The U.S. Department of Transportation (DOT) is said to be proposing a new policy that would require airlines to refund checked-baggage fees if they fail to deliver passengers their luggage quickly enough.
According to the AP, a department official disclosed that the agency would officially issue the proposal in the next several days, after it has passed through a lengthy regulation-writing process, and could take effect as soon as next summer.
Under the proposal, refunds would be required if an airline fails to deliver a passenger’s checked bags within 12 hours of touchdown for domestic flights or within 25 hours for international flights.
Current federal regulations only require airlines to refund customers these fees if their bags are lost, and the government has no information on how frequently airlines simply keep baggage fees, even when someone’s luggage is significantly delayed.
Presently, the only proviso in effect in such cases states that airlines must compensate customers for “reasonable” incidental expenditures they may make while their luggage is delayed.
The proposal also stipulates that airlines would be required to promptly refund passengers for extras like onboard internet access if the carrier fails to supply those services during the flight.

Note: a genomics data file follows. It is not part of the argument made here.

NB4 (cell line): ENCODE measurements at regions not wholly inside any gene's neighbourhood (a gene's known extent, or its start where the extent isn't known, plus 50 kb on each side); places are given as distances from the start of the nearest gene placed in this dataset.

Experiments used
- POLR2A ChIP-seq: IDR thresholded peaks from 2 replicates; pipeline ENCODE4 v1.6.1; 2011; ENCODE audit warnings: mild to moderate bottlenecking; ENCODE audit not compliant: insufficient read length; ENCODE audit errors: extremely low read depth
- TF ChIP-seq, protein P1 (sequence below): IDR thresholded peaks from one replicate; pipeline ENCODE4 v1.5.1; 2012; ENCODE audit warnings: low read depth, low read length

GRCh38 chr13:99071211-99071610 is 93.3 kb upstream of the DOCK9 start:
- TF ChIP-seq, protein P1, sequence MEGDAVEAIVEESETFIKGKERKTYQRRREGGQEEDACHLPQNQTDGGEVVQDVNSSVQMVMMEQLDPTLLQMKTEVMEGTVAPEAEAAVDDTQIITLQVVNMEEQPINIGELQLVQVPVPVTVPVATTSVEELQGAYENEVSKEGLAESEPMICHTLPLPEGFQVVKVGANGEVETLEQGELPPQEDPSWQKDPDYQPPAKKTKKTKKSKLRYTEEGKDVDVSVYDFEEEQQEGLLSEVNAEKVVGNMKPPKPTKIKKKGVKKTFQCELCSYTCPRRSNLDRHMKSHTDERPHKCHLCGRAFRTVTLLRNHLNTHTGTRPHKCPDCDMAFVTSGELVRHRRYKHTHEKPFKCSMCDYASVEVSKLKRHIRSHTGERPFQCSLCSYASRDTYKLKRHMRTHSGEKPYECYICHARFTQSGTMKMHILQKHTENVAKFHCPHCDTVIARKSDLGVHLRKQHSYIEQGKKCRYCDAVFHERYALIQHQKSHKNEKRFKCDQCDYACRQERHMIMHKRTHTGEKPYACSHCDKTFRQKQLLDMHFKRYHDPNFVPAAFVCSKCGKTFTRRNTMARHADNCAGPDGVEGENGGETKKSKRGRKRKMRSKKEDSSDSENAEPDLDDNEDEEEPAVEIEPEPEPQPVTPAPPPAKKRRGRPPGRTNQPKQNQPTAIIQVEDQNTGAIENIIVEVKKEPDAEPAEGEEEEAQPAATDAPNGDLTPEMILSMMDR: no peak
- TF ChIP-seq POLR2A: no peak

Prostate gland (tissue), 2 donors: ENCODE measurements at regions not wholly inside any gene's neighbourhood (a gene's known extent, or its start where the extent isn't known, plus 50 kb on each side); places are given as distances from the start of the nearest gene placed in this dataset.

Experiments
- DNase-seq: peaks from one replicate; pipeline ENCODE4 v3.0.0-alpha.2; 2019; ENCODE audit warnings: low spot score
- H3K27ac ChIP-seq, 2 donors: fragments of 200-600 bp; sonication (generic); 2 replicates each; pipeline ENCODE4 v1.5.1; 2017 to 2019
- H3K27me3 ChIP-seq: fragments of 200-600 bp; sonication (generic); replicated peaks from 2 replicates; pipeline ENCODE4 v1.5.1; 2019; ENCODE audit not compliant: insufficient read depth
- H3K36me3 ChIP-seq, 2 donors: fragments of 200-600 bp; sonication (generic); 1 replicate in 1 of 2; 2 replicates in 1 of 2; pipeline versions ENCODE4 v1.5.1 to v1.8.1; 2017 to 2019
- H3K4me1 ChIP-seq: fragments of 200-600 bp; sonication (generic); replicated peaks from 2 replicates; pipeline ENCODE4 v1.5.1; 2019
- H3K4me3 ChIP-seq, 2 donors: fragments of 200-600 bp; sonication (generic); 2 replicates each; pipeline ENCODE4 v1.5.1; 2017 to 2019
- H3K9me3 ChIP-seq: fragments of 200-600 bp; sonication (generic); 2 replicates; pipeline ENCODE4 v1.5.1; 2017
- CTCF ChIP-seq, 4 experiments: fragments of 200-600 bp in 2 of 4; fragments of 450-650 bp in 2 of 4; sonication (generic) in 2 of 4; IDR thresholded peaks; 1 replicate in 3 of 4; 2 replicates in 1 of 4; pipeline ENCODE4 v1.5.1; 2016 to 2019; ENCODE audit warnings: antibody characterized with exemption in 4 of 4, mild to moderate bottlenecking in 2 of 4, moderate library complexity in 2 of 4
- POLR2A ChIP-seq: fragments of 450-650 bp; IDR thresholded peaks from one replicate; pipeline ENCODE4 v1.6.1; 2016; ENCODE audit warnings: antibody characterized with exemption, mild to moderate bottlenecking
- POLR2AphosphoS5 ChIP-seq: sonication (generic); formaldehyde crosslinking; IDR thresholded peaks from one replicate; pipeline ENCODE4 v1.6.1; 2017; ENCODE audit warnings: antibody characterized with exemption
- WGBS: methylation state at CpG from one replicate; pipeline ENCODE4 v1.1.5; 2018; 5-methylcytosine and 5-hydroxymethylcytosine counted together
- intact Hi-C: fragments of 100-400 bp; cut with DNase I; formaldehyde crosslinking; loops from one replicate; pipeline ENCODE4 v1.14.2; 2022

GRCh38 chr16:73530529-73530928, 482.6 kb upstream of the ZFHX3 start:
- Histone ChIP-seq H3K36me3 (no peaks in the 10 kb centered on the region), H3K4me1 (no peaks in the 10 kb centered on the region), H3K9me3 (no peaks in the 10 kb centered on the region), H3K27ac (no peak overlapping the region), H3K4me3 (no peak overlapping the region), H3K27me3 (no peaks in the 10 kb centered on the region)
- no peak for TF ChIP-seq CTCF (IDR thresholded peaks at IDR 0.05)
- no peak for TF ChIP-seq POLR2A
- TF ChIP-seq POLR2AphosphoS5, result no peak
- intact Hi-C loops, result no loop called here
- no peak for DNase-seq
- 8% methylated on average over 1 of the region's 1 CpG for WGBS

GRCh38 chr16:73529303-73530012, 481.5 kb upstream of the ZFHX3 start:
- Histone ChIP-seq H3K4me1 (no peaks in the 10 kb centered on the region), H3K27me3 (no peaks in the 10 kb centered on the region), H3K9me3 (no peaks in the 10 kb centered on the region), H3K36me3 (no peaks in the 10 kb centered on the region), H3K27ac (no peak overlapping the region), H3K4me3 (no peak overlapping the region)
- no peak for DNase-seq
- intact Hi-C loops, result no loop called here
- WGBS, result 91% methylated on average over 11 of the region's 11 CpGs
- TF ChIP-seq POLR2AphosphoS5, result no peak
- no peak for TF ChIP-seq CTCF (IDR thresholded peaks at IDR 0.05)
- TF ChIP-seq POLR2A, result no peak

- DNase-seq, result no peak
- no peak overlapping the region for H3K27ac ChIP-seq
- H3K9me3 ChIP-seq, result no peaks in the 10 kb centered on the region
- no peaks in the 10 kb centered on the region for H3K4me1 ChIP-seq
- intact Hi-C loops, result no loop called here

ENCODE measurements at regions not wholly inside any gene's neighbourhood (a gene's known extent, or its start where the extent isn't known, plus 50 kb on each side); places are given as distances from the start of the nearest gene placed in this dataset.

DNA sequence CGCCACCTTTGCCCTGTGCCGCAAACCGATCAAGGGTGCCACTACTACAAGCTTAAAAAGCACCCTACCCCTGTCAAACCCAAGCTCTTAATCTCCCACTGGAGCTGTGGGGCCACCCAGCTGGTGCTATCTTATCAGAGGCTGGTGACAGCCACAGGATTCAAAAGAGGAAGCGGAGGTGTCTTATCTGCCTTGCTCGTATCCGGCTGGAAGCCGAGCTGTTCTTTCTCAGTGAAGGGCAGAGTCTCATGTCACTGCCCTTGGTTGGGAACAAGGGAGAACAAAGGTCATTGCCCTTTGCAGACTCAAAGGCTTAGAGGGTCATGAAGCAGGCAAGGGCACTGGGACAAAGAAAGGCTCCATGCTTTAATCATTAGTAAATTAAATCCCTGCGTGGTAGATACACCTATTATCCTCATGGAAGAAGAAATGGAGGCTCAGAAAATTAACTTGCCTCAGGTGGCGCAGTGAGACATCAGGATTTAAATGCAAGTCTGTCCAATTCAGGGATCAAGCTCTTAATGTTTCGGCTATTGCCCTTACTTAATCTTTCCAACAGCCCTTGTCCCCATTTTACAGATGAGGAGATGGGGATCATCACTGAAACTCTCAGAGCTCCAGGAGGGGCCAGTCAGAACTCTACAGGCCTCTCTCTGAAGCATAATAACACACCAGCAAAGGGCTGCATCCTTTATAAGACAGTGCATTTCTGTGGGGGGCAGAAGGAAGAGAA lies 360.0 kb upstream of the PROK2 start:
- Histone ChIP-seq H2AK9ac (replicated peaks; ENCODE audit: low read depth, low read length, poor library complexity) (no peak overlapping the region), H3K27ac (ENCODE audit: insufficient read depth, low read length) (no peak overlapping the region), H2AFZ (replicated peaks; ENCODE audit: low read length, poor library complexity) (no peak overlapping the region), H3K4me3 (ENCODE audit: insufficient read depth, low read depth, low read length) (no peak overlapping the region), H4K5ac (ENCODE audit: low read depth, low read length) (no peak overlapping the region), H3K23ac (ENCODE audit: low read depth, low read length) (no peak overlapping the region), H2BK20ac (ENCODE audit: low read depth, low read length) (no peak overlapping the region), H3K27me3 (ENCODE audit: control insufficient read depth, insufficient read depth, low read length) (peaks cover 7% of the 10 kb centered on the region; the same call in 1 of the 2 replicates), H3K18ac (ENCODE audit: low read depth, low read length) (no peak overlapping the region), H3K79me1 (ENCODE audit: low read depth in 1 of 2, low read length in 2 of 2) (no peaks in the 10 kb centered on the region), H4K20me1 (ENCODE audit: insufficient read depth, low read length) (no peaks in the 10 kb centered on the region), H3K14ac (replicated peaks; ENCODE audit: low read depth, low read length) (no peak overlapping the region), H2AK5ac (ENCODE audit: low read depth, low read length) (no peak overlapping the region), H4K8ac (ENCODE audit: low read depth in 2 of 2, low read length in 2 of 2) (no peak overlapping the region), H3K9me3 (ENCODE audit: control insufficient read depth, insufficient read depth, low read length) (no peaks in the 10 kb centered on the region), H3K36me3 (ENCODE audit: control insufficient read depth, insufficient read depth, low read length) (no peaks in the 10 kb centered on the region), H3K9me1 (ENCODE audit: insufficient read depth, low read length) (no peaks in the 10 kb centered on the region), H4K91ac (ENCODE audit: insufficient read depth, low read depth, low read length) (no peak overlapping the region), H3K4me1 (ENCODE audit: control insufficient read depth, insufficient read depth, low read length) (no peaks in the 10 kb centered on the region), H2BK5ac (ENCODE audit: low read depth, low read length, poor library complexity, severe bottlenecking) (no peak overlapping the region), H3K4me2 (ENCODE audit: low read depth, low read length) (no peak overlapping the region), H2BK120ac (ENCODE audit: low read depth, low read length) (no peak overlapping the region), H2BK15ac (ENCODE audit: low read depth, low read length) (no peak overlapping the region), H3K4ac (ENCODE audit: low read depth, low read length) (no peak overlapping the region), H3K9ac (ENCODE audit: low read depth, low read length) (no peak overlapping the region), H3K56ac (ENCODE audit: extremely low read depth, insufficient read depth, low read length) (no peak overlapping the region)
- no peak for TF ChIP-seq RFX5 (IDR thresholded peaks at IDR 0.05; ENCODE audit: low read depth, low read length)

The baggage-fee refund proposal is the first multiple measures being deliberated in the White House to shield travelers from some unfair practices currently common among U.S. airlines. A senior DOT official, who spoke with the Associated Press on condition of anonymity, said that President Biden soon plans to sign an executive order putting several such consumer protection regulations into effect.
The unnamed official said the move is intended to bolster competition among carriers and give consumers more power.
The Transportation Department also intends to issue a separate proposed rule in coming months to require upfront disclosure of baggage fees, change fees and cancellation fees at the time a plane ticket is purchased.